Background: Data protection is important for all information systems that deal with human-subjects data. Grid-based systems--such as the cancer Biomedical Informatics Grid (caBIG)--seek to develop new mechanisms to facilitate real-time federation of cancer-relevant data sources, including sources protected under a variety of regulatory laws, such as HIPAA and 21CFR11. These systems embody new models for data sharing, and hence pose new challenges to the regulatory community, and to those who would develop or adopt them. These challenges must be understood by both systems developers and system adopters. In this paper, we describe our work collecting policy statements, expectations, and requirements from regulatory decision makers at academic cancer centers in the United States. We use these statements to examine fundamental assumptions regarding data sharing using data federations and grid computing.
Methods: An interview-based study of key stakeholders from a sample of US cancer centers. Interviews were structured, and used an instrument that was developed for the purpose of this study. The instrument included a set of problem scenarios--difficult policy situations that were derived during a full-day discussion of potentially problematic issues by a set of project participants with diverse expertise. Each problem scenario included a set of open-ended questions that were designed to elucidate stakeholder opinions and concerns. Interviews were transcribed verbatim and used for both qualitative and quantitative analysis. For quantitative analysis, data was aggregated at the individual or institutional unit of analysis, depending on the specific interview question.
Results: Thirty-one (31) individuals at six cancer centers were contacted to participate. Twenty-four out of thirty-one (24/31) individuals responded to our request- yielding a total response rate of 77%. Respondents included IRB directors and policy-makers, privacy and security officers, directors of offices of research, information security officers and university legal counsel. Nineteen total interviews were conducted over a period of 16 weeks. Respondents provided answers for all four scenarios (a total of 87 questions). Results were grouped by broad themes, including among others: governance, legal and financial issues, partnership agreements, de-identification, institutional technical infrastructure for security and privacy protection, training, risk management, auditing, IRB issues, and patient/subject consent.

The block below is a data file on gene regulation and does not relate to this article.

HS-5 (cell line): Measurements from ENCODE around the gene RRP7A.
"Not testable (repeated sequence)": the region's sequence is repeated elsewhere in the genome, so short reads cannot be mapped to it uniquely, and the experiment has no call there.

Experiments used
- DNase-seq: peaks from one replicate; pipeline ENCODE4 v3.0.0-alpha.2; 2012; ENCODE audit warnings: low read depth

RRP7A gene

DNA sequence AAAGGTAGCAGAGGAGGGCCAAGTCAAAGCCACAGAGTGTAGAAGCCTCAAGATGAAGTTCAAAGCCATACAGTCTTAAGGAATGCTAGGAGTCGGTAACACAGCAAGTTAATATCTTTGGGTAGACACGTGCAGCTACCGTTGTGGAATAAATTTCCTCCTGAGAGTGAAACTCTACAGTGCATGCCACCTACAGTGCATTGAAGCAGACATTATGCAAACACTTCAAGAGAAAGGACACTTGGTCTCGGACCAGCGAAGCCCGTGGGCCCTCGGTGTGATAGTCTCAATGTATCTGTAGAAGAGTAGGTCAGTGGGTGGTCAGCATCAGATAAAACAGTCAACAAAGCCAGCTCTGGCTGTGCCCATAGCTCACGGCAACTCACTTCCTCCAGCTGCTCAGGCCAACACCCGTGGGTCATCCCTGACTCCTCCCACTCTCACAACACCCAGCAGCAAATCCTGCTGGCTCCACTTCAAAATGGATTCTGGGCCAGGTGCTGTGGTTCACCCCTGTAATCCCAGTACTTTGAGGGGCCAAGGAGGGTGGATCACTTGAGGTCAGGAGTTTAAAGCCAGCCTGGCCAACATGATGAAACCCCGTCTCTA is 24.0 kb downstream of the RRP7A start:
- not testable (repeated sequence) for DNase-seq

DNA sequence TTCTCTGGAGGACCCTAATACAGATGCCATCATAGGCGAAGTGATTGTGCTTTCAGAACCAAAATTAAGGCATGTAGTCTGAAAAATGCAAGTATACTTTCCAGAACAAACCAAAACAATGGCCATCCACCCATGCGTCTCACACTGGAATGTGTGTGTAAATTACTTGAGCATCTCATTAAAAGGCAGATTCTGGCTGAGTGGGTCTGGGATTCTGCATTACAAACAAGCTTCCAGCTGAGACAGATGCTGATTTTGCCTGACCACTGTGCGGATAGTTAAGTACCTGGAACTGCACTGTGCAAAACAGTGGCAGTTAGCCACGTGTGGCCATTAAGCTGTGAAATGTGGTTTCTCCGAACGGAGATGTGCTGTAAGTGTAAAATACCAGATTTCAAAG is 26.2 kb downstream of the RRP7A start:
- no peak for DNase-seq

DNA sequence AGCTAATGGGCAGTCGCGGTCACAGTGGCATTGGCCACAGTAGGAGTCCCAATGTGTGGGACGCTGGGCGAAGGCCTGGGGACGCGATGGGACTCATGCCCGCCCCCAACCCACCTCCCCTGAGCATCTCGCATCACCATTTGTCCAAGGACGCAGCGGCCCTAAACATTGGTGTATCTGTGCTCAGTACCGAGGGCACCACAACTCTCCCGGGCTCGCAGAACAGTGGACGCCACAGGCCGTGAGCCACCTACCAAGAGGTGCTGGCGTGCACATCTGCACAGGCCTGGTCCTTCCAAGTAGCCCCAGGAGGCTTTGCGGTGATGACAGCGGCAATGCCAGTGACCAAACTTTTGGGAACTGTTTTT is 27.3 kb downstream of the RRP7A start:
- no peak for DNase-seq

Conclusion: The findings suggest that with additional work, large scale federated sharing of data within a regulated environment is possible. A key challenge is developing suitable models for authentication and authorization practices within a federated environment. Authentication--the recognition and validation of a person's identity--is in fact a global property of such systems, while authorization - the permission to access data or resources--mimics data sharing agreements in being best served at a local level. Nine specific recommendations result from the work and are discussed in detail. These include: (1) the necessity to construct separate legal or corporate entities for governance of federated sharing initiatives on this scale; (2) consensus on the treatment of foreign and commercial partnerships; (3) the development of risk models and risk management processes; (4) development of technical infrastructure to support the credentialing process associated with research including human subjects; (5) exploring the feasibility of developing large-scale, federated honest broker approaches; (6) the development of suitable, federated identity provisioning processes to support federated authentication and authorization; (7) community development of requisite HIPAA and research ethics training modules by federation members; (8) the recognition of the need for central auditing requirements and authority, and; (9) use of two-protocol data exchange models where possible in the federation.